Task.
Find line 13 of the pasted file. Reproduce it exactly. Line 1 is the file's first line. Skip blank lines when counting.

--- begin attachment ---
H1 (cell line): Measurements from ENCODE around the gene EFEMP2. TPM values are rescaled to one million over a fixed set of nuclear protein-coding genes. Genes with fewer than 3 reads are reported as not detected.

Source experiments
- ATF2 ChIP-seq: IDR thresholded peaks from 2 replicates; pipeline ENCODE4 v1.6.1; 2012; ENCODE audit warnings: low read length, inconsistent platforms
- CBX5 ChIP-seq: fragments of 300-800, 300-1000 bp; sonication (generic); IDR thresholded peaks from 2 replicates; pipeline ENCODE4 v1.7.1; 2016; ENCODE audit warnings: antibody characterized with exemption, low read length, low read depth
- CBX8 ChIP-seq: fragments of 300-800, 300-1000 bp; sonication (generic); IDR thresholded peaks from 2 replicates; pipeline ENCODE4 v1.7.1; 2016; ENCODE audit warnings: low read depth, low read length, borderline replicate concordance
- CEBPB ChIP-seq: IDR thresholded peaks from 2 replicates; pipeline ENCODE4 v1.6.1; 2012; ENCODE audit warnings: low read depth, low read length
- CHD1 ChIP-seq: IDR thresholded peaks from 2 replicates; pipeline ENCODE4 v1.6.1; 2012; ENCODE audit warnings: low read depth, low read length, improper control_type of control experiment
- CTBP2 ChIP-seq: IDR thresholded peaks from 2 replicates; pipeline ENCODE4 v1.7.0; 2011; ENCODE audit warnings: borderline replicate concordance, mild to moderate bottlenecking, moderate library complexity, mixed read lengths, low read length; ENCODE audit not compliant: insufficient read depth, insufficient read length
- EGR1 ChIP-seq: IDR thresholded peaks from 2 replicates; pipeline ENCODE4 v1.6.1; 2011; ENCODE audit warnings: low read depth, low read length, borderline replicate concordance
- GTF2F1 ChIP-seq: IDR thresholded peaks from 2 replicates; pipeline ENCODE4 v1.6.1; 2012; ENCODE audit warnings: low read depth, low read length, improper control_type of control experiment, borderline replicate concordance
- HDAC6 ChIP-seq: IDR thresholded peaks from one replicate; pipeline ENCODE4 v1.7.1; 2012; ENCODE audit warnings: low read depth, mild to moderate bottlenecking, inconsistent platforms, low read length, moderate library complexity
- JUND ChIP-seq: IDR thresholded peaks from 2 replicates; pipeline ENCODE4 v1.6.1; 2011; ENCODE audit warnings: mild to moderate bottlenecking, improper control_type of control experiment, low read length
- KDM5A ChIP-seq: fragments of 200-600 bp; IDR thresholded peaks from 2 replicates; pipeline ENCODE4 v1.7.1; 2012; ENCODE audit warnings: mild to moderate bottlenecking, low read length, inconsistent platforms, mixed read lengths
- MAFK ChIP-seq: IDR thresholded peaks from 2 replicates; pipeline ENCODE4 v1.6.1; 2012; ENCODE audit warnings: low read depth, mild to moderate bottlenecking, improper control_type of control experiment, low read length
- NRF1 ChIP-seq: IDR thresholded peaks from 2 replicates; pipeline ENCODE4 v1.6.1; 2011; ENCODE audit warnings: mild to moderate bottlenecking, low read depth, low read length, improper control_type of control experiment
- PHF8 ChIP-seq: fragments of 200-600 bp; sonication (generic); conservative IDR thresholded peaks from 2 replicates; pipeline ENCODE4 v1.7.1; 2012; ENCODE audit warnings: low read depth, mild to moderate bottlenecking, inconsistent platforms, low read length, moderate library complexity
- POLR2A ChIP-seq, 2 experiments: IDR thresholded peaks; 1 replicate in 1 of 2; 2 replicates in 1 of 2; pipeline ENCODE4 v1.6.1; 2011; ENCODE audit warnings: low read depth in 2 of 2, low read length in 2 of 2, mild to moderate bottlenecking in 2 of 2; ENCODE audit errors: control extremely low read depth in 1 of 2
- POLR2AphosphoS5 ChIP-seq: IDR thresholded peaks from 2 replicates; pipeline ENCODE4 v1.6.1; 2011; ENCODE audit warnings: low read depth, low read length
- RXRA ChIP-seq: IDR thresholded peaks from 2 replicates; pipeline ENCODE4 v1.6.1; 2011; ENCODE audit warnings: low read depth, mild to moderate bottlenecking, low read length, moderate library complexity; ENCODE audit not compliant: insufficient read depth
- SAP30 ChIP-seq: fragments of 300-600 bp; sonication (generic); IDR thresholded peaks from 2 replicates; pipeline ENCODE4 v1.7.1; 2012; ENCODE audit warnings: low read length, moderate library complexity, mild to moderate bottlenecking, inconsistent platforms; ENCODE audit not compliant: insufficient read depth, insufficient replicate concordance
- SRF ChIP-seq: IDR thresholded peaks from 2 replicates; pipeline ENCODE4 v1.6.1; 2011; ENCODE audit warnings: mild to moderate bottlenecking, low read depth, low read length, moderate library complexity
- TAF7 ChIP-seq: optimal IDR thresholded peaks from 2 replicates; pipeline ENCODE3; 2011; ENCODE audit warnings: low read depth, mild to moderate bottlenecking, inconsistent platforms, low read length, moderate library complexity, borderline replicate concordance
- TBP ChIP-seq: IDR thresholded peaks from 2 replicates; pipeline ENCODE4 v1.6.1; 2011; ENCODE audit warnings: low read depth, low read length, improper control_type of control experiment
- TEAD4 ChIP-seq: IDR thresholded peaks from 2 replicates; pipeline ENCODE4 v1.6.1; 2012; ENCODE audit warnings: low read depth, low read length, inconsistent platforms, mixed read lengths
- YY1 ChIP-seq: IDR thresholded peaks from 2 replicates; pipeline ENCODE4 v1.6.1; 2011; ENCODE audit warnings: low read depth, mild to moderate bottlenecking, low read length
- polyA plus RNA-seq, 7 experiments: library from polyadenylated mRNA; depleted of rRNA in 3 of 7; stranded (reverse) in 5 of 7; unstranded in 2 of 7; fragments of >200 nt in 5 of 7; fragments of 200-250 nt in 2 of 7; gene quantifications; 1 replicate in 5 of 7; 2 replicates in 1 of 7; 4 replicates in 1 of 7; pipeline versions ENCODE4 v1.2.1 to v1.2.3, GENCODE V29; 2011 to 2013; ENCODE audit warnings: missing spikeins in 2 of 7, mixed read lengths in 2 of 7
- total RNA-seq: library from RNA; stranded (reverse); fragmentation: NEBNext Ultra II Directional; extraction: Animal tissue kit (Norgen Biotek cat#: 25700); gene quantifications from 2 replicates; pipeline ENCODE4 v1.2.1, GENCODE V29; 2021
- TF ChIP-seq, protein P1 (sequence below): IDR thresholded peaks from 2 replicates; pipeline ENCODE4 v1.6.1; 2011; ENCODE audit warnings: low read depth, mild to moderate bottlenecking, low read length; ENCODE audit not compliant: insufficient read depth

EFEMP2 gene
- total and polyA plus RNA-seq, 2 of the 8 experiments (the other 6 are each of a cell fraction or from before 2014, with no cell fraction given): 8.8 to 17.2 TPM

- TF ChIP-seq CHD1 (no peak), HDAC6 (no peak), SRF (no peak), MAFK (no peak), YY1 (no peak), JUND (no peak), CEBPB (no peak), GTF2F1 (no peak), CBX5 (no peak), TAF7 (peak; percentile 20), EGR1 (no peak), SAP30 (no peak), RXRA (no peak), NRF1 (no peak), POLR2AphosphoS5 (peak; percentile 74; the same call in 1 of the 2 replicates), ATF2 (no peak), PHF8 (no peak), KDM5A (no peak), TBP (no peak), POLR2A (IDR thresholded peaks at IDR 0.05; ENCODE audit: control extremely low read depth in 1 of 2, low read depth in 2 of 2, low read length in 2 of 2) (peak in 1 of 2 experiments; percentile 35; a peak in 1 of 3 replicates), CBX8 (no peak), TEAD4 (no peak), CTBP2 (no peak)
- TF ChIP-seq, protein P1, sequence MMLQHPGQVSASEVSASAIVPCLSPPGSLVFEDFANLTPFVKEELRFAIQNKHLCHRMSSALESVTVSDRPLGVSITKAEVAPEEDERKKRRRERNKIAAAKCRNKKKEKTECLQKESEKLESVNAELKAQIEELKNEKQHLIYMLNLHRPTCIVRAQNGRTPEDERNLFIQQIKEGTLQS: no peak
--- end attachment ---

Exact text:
- KDM5A ChIP-seq: fragments of 200-600 bp; IDR thresholded peaks from 2 replicates; pipeline ENCODE4 v1.7.1; 2012; ENCODE audit warnings: mild to moderate bottlenecking, low read length, inconsistent platforms, mixed read lengths